Top | Vine to Table
(article, Anu Karwa)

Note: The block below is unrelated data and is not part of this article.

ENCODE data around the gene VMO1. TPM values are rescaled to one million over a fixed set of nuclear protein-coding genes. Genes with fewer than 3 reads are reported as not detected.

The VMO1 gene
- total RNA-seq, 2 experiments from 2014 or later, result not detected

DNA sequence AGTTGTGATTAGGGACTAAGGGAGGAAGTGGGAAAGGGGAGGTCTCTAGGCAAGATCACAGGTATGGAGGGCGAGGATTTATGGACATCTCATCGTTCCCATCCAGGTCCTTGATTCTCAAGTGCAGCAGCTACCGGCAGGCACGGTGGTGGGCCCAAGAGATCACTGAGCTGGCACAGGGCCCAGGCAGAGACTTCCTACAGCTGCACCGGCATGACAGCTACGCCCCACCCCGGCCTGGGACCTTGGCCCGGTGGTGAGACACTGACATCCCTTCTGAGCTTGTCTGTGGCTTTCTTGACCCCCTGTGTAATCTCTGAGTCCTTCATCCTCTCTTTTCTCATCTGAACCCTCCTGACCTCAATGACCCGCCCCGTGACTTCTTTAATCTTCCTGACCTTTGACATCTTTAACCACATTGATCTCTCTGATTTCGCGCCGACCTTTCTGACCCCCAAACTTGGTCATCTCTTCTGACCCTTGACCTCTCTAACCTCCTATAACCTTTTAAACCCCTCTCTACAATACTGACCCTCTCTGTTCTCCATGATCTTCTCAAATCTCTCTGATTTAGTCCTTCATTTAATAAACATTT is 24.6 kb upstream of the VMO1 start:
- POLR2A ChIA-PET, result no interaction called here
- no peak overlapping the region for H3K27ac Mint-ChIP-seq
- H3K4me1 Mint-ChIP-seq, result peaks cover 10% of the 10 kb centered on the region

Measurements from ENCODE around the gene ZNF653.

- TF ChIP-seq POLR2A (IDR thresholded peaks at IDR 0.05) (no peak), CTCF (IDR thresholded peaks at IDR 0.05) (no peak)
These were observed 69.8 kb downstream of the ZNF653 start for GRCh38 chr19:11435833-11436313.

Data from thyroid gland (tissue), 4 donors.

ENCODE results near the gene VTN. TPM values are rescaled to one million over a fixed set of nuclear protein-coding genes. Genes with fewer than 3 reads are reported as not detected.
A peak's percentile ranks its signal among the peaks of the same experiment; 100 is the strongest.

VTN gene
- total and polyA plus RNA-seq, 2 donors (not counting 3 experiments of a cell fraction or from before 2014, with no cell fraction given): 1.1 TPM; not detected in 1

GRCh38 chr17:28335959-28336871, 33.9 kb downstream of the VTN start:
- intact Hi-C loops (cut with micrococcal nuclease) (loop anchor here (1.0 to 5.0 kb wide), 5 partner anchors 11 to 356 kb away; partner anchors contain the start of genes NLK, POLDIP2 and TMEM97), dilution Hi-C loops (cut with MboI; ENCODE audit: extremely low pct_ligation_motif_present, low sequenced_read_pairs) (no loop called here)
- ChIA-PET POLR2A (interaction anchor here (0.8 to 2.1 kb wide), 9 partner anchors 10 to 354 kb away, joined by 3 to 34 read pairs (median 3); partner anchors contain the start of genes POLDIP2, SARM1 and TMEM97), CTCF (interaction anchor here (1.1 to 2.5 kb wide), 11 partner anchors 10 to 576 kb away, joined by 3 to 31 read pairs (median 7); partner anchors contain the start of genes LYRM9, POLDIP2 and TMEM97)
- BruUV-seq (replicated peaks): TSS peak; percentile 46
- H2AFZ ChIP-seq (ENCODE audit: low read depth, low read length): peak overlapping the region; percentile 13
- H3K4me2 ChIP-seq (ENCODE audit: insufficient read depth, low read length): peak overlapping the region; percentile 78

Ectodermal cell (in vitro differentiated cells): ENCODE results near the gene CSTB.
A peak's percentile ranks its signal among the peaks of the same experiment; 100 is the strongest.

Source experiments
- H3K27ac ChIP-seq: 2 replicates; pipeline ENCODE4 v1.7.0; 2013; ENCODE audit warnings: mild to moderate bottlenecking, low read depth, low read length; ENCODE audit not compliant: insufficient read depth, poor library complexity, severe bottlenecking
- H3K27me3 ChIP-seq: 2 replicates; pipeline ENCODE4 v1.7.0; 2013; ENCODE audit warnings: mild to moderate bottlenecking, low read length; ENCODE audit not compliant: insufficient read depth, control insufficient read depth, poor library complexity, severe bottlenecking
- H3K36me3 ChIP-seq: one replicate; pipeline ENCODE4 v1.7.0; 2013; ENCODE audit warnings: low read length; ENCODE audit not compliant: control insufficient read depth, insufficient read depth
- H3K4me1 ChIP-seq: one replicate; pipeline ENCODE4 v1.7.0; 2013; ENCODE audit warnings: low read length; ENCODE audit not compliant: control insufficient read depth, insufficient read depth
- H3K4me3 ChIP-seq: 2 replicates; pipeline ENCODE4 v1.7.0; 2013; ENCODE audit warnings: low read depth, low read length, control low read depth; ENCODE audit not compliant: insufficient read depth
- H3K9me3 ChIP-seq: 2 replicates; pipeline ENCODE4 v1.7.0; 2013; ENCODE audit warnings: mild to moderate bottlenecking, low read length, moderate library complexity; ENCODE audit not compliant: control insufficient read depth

p(blue). Editor's note: Anu Karwa wrote the Culinate wine column, titled Swirl, from July 2009 through December 2010. With Valentine's Day near, thoughts and tastes naturally veer toward perfect couples. In our case, it's the classically paired duo of chocolate and wine. Although the duo is a romantic notion referenced long before candy hearts conveyed “Text Me” messages, chocolate and wine don't easily complement each other. Often, chocolate can make a wine taste bitter or can coat one's mouth, making it difficult to appreciate the wine. However, a little guidance can steer you and your sweetheart in the right direction — even if you’re in the anti-Cupid, it’s-just-a-Hallmark-holiday camp. Here are some wine suggestions for various chocolate indulgences. [%image reference-image float=right width=400 caption="Cabernet Sauvignon is a good choice for Theo's Madagascar bar, which is 65 percent cacao."] Dark chocolate bars: The surge in fine chocolate bars is a blessing to all hardcore chocolate lovers. But chocolate bars boasting 60 percent cacao and higher are intense, requiring equally robust wines. Partially because of their lower sugar content (the higher the percentage of cacao, the lower the sugar), these bars are among the few chocolate options capable of standing up to robust dry wines. Try a square of a bold, dark chocolate with the Simi 2006 Landslide Cabernet Sauvignon. This is also a good option when enjoying chocolate within a recipe. Chocolate truffles: This already decadent, melt-in-your-mouth treat turns sublime when combined with a fruity, jammy Zinfandel. Reach chocolate nirvana when you nibble on a truffle with the lush 'Crauford. Chocolate desserts: Rich, chocolaty desserts make a clear case for matching the sweetness of the dessert with a similarly sweet wine. Don't even attempt to drink a dry table wine with desserts — the wine will seem astringent or exhibit muted flavors. Instead, try a "noble-rot" or botrytis-infected wine such as the sweet and luscious Robert Mondavi 2000 Napa Valley Sauvignon Blanc, Botrytis. Fruit-infused chocolate: Chocolate full of fruit flavors comes alive with a slightly sparkling, off-dry red wine from the Brachetto grape from Piedmont, Italy. The Hilberg 2006 "Variej" Brachetto d'Acqui bursts with macerated strawberry flavors fit to complement juicy bonbons and fruit ganaches. White chocolate: Think of white chocolate as “light” on the chocolate spectrum and follow the same guideline you would when pairing a more delicate food; that is, drink a lighter-bodied but flavorful wine to avoid overwhelming the mellow white chocolate. An off-dry Riesling, such as the very affordable Willamette Valley Vineyards 2008 Riesling, a semi-sweet wine with tropical fruit and dried apricot flavors, will make white chocolate sing.